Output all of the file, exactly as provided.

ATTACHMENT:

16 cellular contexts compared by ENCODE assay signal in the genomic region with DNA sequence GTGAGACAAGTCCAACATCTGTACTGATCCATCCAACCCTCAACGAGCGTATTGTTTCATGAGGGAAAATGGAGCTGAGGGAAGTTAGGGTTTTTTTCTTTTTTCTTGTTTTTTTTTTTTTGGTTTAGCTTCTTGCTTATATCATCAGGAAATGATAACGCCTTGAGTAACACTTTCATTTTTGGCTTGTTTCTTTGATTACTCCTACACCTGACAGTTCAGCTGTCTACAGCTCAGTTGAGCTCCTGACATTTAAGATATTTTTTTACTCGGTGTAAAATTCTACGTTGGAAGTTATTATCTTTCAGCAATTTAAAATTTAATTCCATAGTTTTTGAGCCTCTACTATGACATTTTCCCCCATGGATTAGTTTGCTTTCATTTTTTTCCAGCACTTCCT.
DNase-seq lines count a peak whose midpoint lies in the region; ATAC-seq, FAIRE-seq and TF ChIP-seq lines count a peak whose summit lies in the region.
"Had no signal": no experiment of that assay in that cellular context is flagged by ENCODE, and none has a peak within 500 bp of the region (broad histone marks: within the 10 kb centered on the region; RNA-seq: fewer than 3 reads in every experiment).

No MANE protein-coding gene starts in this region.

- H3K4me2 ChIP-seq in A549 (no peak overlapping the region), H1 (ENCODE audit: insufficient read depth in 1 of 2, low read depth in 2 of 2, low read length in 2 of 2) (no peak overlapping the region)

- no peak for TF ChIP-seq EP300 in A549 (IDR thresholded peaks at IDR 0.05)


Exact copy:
16 cellular contexts compared by ENCODE assay signal in the genomic region with DNA sequence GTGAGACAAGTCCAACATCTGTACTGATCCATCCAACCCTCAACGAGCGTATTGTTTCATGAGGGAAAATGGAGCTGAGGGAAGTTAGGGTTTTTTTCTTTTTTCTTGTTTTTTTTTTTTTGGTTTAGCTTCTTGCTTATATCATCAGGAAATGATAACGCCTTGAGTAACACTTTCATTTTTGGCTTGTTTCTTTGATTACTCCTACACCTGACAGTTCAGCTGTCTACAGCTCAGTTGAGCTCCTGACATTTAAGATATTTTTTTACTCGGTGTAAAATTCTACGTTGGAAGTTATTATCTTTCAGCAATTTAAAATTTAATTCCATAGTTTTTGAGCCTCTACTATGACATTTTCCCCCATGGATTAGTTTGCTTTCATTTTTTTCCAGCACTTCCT.
DNase-seq lines count a peak whose midpoint lies in the region; ATAC-seq, FAIRE-seq and TF ChIP-seq lines count a peak whose summit lies in the region.
"Had no signal": no experiment of that assay in that cellular context is flagged by ENCODE, and none has a peak within 500 bp of the region (broad histone marks: within the 10 kb centered on the region; RNA-seq: fewer than 3 reads in every experiment).

No MANE protein-coding gene starts in this region.

- H3K4me2 ChIP-seq in A549 (no peak overlapping the region), H1 (ENCODE audit: insufficient read depth in 1 of 2, low read depth in 2 of 2, low read length in 2 of 2) (no peak overlapping the region)

- no peak for TF ChIP-seq EP300 in A549 (IDR thresholded peaks at IDR 0.05)